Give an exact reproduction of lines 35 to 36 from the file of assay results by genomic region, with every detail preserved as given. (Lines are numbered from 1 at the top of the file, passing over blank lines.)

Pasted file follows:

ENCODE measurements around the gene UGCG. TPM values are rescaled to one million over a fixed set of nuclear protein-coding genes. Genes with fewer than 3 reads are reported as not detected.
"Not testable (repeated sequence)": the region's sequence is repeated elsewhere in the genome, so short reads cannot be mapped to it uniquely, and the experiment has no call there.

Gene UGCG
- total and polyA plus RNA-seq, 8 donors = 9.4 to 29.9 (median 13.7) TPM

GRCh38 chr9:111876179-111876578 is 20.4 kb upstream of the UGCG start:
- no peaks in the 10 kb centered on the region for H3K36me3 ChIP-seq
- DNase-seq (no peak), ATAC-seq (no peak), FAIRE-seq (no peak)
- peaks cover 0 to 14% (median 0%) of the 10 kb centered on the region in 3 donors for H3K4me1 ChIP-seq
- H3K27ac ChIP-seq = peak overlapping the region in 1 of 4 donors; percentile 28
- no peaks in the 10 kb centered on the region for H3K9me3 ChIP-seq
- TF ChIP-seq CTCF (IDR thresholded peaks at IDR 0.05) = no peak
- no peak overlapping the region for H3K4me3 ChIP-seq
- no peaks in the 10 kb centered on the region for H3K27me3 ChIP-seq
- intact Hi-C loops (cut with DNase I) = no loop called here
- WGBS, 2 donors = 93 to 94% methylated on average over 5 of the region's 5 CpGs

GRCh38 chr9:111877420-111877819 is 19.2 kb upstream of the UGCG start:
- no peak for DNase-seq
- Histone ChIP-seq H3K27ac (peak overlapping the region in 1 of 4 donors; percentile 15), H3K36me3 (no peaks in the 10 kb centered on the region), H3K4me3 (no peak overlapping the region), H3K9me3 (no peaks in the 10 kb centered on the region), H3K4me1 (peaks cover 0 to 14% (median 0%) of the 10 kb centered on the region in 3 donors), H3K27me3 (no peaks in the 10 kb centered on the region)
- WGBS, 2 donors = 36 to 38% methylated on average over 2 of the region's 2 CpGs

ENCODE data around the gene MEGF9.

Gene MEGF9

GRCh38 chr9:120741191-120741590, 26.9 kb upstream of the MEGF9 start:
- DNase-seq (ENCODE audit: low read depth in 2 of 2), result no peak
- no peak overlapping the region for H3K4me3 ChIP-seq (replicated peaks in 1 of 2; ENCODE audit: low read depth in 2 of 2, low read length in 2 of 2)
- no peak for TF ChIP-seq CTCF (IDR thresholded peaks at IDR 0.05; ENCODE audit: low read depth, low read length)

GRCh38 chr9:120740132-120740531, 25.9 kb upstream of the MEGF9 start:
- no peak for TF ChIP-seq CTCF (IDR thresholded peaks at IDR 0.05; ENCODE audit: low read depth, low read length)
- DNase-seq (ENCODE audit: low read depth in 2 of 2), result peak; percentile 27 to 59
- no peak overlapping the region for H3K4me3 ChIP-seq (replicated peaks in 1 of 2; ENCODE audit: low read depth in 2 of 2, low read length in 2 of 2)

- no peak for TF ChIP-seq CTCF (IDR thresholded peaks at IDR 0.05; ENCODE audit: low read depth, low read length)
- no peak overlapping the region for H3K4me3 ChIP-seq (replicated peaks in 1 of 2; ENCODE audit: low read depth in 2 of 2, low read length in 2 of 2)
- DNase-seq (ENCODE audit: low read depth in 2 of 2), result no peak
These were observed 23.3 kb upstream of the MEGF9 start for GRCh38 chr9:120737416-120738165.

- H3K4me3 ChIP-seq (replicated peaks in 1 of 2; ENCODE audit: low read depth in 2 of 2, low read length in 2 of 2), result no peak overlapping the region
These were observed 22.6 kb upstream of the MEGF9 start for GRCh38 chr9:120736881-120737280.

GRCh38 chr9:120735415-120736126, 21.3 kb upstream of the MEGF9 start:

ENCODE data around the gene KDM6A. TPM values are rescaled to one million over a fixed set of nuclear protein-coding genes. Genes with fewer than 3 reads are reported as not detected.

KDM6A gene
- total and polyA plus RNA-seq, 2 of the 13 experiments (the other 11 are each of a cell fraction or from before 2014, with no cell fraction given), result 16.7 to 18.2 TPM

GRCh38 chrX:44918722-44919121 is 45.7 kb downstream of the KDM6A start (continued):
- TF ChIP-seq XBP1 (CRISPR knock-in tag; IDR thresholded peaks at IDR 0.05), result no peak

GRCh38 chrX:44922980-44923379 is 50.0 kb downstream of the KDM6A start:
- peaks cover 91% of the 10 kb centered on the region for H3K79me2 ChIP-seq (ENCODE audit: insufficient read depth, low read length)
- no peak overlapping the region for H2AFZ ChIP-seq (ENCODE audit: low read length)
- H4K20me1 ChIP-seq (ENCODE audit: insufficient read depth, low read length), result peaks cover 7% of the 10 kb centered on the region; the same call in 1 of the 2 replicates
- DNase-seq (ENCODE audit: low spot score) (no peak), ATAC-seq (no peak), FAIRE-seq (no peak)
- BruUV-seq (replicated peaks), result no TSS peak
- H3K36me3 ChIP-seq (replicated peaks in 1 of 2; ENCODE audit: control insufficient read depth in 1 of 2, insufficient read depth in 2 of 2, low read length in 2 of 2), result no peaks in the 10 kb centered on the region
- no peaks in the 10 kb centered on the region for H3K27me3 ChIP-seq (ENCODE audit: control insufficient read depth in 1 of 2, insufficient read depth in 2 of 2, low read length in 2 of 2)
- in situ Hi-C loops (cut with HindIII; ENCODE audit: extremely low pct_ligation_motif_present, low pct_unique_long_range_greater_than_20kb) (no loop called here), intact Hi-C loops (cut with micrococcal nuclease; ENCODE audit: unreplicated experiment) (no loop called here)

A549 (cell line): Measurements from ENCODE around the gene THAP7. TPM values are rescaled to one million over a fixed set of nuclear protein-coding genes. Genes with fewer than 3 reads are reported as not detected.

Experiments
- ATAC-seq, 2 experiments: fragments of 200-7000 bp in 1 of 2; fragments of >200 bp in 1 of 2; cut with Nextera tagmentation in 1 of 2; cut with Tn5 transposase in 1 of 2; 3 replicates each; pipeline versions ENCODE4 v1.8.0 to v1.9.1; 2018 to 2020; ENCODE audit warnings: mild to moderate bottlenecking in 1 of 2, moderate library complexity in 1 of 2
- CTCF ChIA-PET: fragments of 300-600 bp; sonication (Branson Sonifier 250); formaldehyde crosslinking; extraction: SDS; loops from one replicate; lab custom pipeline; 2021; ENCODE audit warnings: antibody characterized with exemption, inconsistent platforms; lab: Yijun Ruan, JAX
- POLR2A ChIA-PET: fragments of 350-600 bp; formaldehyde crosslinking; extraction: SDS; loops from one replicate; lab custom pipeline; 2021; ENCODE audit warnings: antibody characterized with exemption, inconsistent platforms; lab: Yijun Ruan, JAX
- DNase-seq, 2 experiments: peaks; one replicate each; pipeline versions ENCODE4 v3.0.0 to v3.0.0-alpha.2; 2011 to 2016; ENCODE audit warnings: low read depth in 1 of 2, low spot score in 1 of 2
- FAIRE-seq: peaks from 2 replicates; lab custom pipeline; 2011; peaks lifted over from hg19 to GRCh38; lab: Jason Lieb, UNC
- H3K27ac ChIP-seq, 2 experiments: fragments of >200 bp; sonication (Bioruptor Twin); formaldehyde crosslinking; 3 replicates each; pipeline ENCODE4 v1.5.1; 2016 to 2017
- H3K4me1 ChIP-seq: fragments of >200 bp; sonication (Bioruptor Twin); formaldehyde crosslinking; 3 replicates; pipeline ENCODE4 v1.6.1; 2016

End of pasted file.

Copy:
These were observed 22.6 kb upstream of the MEGF9 start for GRCh38 chr9:120736881-120737280.

GRCh38 chr9:120735415-120736126, 21.3 kb upstream of the MEGF9 start: